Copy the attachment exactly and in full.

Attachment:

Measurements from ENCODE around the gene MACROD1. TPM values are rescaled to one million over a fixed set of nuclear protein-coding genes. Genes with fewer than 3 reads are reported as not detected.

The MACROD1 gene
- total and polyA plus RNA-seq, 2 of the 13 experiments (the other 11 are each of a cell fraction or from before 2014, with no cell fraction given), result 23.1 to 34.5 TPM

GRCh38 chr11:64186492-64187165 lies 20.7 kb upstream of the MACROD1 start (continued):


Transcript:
Measurements from ENCODE around the gene MACROD1. TPM values are rescaled to one million over a fixed set of nuclear protein-coding genes. Genes with fewer than 3 reads are reported as not detected.

The MACROD1 gene
- total and polyA plus RNA-seq, 2 of the 13 experiments (the other 11 are each of a cell fraction or from before 2014, with no cell fraction given), result 23.1 to 34.5 TPM

GRCh38 chr11:64186492-64187165 lies 20.7 kb upstream of the MACROD1 start (continued):